Are You an Askable Adult?

Tuesday, 28 March 2017  | 

As young people start the (often nerve-wracking) transition from childhood into adolescence, they will naturally have many questions, not just about their bodies and sexuality, but about the social discourse that is happening all around them. The media bombards teenagers today with images of all sorts of unattainable beauty standards, and social media acts as a showreel only showing the highlights of someone’s life, creating a distorted view on reality. Where can a young person turn to for real advice?

The natural conclusion to this dilemma is to ask someone who’s already been there and done that: an adult. Whether it’s a parent, teacher, older sibling, family friend or even a stranger, young people rely on worldly, experienced adults to provide them with the answers to life’s big questions. But have you thought about what makes an 'askable adult'?

What Is an Askable Adult?

An askable adult is essentially someone who is approachable; someone who kids trust to reveal their secrets to and know that not only will they get the answer to their problem, but also that their issues will be kept in confidence. It can be a lot of responsibility, but very rewarding to be that person who a teen can turn to for advice or assurance.

Sometimes, it can be easier for children to discuss ideas with people that are unconnected to themselves and who will be able to give some impartial advice that is free from prior knowledge or any pre-conceived ideas about the people involved. Take, for example, the popular series of videos "Ask A Grown Man". In this series, celebrities are posed questions by teenaged girls about life, love and the general confusion that accompanies being a teenager. The popularity of the videos and the continued number and nature of the questions submitted really goes to show how important it is for younger people to have someone listen to their problems (even if you haven't got an internationally acclaimed rap duo to hand).

Utilising Young Teachers

We spoke to Calvin, a 27-year-old teacher, about being an askable adult. "I teach science across all years at school. And although we mostly cover the biological aspects when teaching sex education or reproduction, I tend to put a question box at the back of the classroom so the pupils can submit any anonymous questions about the social aspects of sex," he said. "However, students seem to be quite comfortable in asking me questions of that nature within classroom discussions anyway. I think it helps being a young teacher as pupils don’t feel so far removed from you, and just treating it like a normal conversation removes any awkwardness or apprehension."

Educational posters are a great way to gently provoke curiosity and get young people asking their lingering questions. Why not hang up the Facts About Porn Educational Poster Pack around the classroom to encourage a healthy conversation about sex, and dispel any rumours or misinformation they may have picked up from unreliable sources.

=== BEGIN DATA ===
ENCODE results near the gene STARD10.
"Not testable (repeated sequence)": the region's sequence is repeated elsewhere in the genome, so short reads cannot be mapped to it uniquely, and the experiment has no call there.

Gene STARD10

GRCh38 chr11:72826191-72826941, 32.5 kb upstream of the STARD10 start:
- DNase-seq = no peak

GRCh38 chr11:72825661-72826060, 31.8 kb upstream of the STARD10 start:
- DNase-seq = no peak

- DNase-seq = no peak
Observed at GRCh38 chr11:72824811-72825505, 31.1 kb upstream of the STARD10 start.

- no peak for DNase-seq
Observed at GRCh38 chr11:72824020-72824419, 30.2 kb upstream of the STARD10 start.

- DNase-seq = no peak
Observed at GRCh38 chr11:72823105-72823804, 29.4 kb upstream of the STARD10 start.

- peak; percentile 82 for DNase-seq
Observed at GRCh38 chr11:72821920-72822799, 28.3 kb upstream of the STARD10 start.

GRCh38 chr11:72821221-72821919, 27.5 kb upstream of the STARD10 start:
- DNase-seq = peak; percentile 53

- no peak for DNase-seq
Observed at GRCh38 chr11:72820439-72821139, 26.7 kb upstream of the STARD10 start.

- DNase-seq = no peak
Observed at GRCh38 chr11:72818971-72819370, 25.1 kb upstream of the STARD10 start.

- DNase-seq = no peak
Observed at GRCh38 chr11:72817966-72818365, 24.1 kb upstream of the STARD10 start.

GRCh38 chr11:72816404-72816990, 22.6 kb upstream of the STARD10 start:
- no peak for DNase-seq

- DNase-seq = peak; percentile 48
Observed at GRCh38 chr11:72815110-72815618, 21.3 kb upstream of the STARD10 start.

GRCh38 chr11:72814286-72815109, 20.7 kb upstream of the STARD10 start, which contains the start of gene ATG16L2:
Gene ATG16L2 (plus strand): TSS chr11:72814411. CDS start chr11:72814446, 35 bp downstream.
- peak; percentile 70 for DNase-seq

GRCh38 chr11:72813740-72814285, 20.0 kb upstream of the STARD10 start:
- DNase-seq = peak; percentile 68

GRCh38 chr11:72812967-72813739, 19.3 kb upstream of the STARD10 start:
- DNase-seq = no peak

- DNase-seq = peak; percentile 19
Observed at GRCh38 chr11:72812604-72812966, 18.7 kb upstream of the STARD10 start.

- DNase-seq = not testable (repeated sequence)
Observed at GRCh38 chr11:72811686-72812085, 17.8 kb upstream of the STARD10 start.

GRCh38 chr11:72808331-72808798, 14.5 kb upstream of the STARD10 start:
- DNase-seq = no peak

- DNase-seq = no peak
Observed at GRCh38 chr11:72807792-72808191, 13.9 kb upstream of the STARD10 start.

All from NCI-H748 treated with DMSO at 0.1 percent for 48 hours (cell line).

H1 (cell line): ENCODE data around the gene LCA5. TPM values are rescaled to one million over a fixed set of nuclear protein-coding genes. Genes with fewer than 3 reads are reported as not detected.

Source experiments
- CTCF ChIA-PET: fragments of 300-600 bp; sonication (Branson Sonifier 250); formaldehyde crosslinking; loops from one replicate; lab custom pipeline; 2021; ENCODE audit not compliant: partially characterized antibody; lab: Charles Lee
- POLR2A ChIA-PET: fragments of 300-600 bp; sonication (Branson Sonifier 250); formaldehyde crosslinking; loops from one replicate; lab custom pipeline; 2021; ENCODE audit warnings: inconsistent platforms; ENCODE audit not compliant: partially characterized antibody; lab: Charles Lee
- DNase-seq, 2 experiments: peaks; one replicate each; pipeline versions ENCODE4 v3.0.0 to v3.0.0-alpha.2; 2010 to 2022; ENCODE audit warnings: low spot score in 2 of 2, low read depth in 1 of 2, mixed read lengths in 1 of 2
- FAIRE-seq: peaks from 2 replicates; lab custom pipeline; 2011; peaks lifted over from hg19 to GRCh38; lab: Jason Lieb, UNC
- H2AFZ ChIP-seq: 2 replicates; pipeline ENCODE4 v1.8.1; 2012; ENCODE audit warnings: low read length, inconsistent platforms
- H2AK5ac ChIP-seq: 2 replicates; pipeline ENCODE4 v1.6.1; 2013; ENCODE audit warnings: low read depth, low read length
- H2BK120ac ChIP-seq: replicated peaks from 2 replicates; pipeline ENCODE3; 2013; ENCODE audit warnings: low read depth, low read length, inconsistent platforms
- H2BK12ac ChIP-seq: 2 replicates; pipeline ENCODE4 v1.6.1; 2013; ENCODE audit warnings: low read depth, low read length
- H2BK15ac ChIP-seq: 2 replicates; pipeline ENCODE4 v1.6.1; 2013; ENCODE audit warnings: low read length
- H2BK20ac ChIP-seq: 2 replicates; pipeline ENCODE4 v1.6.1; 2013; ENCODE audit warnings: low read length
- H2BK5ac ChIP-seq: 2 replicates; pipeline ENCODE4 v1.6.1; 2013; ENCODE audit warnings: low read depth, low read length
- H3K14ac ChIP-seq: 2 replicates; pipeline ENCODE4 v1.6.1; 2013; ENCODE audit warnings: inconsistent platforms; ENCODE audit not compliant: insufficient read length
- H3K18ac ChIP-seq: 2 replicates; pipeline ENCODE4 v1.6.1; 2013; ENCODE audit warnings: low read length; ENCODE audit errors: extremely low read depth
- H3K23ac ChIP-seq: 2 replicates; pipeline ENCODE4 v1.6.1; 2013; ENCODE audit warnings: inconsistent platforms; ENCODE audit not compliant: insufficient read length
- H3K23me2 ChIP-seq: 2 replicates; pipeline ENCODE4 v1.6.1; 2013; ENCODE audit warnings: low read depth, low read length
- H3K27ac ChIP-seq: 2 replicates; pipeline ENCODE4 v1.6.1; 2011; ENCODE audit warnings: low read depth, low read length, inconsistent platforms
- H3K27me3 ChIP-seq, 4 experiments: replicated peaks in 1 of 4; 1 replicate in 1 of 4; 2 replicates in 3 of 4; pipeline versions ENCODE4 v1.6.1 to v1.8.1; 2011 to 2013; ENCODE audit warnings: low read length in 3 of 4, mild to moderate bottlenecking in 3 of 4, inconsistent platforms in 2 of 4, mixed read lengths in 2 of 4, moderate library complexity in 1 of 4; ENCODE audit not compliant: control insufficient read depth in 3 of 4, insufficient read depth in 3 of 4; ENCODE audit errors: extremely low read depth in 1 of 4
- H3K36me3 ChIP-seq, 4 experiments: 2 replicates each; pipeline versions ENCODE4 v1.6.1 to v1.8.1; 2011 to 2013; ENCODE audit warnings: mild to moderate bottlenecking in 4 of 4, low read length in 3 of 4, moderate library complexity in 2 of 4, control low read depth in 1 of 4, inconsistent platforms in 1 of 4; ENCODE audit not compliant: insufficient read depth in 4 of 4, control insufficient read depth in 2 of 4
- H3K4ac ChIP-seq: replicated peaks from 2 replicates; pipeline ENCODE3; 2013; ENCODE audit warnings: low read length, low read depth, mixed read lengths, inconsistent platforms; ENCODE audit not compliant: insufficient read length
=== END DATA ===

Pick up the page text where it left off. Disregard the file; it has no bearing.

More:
Peer Counselling and Mentoring

Drew, a marketing executive, was a peer counsellor during his university years. "I used to go into secondary schools and sixth forms to talk about my experiences with alcohol and drugs during my early teens. While I didn’t want to scare them, my stories were definitely meant to shock; I never had anyone to turn to when I was their age, so they could learn from my mistakes. I think having a real person talk to them about these things, someone not too much older but with more experience, really makes them think about their choices." He recounts running into one of the teenagers he mentored, "About 18 months after my last talk, I ran into a lad in town, who approached me to tell me that I had spoken at his school. He said that he was in a similar situation to me when I was younger, and that my talk resonated with him. I loved it because it meant I stopped at least one person from making the same mistakes that I did, and potentially stopped him from a very tough time."

Here at Health and Care, we have a range of products suited to educated young people about the effects and potential dangers of drugs and alcohol. Start with Addicted: Drinking and Drugs Discussion Cards to get the ball rolling and engage in a casual conversation about the topic, or use the Alcohol Changes Everything Game Educational Aid for have a more interactive and fun way to educate teens in a less threatening way.

Normalise Your Everyday Conversations

There are so many other products that can make an adult’s life easier when faced with big questions from their teenagers. The Straight Talk Self-Esteem Workbook and Card Game Set is a great program that encourages parents and children to have a regular, open and honest dialogue about tougher social issues. Normalising these conversations will not only make children more comfortable in speaking to and confiding in their parents, but will ultimately make the familial bonds that much stronger. Don’t forget, education isn’t just for young people: parents can learn a lot from their younger counterparts, too!

Don’t Be Afraid and Don’t Be Ashamed

While most young people will want to turn to their parents as their first port of call is answering life’s tough questions, don’t be too preoccupied if some of what they are asking is beyond your comfort zone. Simply acknowledge your difficulty with the subject, but then also try to find an opportunity for your child to discuss this topic with someone else – a friend, a neighbour, a teacher… or even maybe reach out to health clinics or counselling services, who will have staff equipped to deal with any problems you child may be facing. Actively aiding your child in seeking the guidance they need will still make them feel like they can approach you with anything - so everyone's a winner!

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